Problems with centralized marketplaces

Decentralized marketplaces aren’t ready for widespread adoption yet, but there are reasons that the status quo may not stand. There are problems with centralized marketplace platforms. From Roger Allen in the post What’s The Future Of Online Marketplaces & Blockchain’s Technology Impact? at Forbes in October 2017:

Yet, whether it is Amazon, Upwork, or Project4Hire, each of these platforms have something in common – they run off of centralized platforms. There is one internal system that matches buyer and seller together, whether based upon algorithms, search criteria or other proprietary methods.

But oftentimes what is lacking from these platforms are two key elements, namely transparency and social interactions. These twin pillars of commerce – whether online or in person – reflect the most important aspect of making a sale, and that is trust.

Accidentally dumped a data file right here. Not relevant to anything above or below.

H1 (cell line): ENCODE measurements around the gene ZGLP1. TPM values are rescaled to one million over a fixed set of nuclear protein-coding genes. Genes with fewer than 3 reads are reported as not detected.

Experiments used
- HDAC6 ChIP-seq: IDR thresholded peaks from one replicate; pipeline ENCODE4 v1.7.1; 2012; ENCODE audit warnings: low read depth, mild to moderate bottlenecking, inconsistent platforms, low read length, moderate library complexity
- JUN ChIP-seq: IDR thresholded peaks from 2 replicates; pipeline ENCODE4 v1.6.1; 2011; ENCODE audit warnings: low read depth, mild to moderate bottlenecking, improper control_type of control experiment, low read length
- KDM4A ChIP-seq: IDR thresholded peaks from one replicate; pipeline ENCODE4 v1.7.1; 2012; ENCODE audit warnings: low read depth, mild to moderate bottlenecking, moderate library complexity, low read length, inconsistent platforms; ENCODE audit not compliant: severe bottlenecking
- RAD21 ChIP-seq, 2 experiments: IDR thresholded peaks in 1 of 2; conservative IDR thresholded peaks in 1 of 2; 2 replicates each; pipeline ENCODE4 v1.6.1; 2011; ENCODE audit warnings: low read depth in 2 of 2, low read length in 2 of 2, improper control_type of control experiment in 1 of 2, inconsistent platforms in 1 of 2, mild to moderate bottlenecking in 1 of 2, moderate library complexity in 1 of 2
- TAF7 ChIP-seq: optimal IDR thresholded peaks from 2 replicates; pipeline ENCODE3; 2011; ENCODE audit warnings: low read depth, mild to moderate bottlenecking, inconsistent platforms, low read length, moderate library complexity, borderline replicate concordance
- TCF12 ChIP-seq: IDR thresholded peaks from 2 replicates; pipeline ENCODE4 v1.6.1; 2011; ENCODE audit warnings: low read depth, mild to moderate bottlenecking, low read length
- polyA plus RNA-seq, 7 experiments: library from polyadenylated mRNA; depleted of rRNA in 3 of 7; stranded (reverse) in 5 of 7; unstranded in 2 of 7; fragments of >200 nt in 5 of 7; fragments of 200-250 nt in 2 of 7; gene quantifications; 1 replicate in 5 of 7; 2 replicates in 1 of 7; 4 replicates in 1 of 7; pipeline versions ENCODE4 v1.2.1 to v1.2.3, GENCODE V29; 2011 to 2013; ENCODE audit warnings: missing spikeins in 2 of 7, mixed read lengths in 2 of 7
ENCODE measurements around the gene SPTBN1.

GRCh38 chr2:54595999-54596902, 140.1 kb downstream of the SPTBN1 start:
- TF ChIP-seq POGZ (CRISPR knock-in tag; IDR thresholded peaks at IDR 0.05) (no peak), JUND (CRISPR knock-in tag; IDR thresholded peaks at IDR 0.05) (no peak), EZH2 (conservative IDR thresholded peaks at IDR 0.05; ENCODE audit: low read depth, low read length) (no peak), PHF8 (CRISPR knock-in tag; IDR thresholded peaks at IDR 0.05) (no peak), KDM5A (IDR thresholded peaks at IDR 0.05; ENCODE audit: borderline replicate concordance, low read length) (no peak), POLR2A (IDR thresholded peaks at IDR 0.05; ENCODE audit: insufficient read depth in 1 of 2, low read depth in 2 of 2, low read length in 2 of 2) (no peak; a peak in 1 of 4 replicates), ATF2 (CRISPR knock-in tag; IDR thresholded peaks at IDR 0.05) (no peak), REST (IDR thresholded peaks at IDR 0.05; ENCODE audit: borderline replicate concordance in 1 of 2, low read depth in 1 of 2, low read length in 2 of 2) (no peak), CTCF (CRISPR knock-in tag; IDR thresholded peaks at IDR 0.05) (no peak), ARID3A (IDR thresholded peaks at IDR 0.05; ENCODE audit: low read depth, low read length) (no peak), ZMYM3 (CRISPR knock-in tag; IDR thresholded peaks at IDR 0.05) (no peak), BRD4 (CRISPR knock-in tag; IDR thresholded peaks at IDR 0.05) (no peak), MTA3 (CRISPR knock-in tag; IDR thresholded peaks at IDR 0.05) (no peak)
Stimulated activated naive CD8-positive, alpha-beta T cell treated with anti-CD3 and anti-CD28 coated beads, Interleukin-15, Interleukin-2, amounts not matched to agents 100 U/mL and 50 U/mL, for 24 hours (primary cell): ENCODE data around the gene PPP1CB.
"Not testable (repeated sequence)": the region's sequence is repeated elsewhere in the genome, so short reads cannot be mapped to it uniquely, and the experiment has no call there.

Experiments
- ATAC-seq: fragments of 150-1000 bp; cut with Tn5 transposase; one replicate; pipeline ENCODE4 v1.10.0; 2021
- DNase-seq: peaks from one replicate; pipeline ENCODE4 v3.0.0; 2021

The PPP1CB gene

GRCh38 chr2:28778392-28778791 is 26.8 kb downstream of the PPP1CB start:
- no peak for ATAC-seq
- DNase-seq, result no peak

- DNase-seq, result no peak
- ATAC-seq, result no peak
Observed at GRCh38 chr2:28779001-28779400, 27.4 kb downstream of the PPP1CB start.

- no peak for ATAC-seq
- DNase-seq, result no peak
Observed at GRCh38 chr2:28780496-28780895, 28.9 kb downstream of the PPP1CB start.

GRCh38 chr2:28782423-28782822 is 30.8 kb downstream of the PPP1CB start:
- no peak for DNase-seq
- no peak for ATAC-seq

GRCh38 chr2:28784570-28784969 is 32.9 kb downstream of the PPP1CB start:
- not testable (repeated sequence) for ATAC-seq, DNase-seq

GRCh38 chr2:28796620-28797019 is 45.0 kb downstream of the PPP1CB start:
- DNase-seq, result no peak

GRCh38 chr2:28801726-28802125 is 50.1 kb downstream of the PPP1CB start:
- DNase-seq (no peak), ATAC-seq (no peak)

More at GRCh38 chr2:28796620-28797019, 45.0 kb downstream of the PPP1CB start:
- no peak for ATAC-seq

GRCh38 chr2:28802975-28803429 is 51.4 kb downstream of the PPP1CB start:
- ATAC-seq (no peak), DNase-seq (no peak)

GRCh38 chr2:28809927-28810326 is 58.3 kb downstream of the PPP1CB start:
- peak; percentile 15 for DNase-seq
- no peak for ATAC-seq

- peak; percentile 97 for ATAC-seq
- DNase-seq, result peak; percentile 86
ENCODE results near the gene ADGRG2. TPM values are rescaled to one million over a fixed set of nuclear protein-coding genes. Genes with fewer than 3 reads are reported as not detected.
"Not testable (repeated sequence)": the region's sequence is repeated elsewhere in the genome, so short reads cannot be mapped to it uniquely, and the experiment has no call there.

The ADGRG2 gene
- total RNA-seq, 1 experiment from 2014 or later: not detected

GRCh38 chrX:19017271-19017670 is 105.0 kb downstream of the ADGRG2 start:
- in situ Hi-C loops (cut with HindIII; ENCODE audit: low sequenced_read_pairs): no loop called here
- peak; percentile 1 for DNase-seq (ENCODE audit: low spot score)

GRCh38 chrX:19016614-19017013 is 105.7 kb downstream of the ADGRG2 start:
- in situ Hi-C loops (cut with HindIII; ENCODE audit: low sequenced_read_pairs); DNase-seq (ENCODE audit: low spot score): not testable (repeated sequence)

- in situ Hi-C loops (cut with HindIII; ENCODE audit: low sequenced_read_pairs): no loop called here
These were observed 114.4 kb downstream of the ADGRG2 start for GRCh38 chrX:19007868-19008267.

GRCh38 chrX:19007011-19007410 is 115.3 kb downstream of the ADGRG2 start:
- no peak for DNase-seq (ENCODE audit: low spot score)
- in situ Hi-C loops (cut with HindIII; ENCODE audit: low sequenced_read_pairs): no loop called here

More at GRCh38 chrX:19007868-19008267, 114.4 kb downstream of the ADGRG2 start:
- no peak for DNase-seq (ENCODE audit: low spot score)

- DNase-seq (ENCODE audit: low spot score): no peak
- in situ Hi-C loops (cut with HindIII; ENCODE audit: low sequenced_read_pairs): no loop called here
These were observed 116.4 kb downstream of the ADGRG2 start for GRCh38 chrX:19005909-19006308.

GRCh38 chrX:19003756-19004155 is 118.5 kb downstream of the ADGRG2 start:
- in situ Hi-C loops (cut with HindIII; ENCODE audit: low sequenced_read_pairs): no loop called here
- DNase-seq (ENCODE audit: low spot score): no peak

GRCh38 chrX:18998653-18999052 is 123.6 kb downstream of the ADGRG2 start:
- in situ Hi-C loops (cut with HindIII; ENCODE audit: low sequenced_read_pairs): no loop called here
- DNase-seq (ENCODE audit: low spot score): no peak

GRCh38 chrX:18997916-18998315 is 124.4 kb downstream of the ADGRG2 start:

Traditional online marketplaces can change their internal fee structure as they choose. Many times the result is an ever changing fee structure that hurts buyers and sellers alike.(Note: For the fees of various online marketplaces see this list).

Additionally, there is a lack of transparency with these centralized platforms. There is no sure way to know who is behind the “anonymous” username, and there is not an easy way to identify previous transactions. This results in growing amounts of online marketplace fraud.

Allen goes on to describe the benefits of decentralized marketplaces:

The greatest advantage of these decentralized platforms is the blockchain technology itself. As a blockchain – think of a ledger or database that contains a history of all transactions that take place on the platform – the platforms are completely auditable by all participants.

The real opportunity to me is open community ownership of the platform, rather than being owned by a single entity that can govern as they see fit, including changing rules, fees, etc. It’s certainly tied to blockchain, though the execution so far doesn’t make me think Amazon has anything to worry about.

Andrew @ EcomLoop
EcomLoop founder. I've worked in ecommerce since 2005, beginning with my own ebay store. I've run multiple independent ecommerce businesses on Magento, Joomla, and more recently, Shopify and WooCommerce. I believe marketplaces should be looked at as a sales channel and that all independent businesses should strive to build a direct connection with their audience for long-term success.

Leave a Reply